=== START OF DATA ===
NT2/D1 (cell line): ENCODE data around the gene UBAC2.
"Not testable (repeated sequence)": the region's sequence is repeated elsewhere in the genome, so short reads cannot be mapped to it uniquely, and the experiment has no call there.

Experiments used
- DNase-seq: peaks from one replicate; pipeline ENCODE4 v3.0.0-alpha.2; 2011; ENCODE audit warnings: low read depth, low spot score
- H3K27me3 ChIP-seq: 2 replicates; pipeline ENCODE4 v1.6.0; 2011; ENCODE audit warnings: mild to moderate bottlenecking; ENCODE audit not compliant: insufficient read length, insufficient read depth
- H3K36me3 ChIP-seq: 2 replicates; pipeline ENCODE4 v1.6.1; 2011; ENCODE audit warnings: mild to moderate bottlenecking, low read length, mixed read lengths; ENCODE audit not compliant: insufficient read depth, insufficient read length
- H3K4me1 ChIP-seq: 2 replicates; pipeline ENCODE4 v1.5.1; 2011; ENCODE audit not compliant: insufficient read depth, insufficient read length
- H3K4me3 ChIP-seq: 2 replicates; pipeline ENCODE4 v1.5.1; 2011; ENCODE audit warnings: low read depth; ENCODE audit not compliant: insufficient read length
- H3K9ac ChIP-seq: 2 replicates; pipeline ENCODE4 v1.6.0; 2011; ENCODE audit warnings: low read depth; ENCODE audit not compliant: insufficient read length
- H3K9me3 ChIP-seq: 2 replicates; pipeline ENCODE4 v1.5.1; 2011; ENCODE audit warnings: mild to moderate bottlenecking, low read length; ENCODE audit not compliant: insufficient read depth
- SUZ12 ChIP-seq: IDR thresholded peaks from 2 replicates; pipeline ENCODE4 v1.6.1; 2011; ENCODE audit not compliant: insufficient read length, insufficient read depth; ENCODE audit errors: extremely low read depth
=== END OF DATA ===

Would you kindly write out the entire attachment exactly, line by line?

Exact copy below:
NT2/D1 (cell line): ENCODE data around the gene UBAC2.
"Not testable (repeated sequence)": the region's sequence is repeated elsewhere in the genome, so short reads cannot be mapped to it uniquely, and the experiment has no call there.

Experiments used
- DNase-seq: peaks from one replicate; pipeline ENCODE4 v3.0.0-alpha.2; 2011; ENCODE audit warnings: low read depth, low spot score
- H3K27me3 ChIP-seq: 2 replicates; pipeline ENCODE4 v1.6.0; 2011; ENCODE audit warnings: mild to moderate bottlenecking; ENCODE audit not compliant: insufficient read length, insufficient read depth
- H3K36me3 ChIP-seq: 2 replicates; pipeline ENCODE4 v1.6.1; 2011; ENCODE audit warnings: mild to moderate bottlenecking, low read length, mixed read lengths; ENCODE audit not compliant: insufficient read depth, insufficient read length
- H3K4me1 ChIP-seq: 2 replicates; pipeline ENCODE4 v1.5.1; 2011; ENCODE audit not compliant: insufficient read depth, insufficient read length
- H3K4me3 ChIP-seq: 2 replicates; pipeline ENCODE4 v1.5.1; 2011; ENCODE audit warnings: low read depth; ENCODE audit not compliant: insufficient read length
- H3K9ac ChIP-seq: 2 replicates; pipeline ENCODE4 v1.6.0; 2011; ENCODE audit warnings: low read depth; ENCODE audit not compliant: insufficient read length
- H3K9me3 ChIP-seq: 2 replicates; pipeline ENCODE4 v1.5.1; 2011; ENCODE audit warnings: mild to moderate bottlenecking, low read length; ENCODE audit not compliant: insufficient read depth
- SUZ12 ChIP-seq: IDR thresholded peaks from 2 replicates; pipeline ENCODE4 v1.6.1; 2011; ENCODE audit not compliant: insufficient read length, insufficient read depth; ENCODE audit errors: extremely low read depth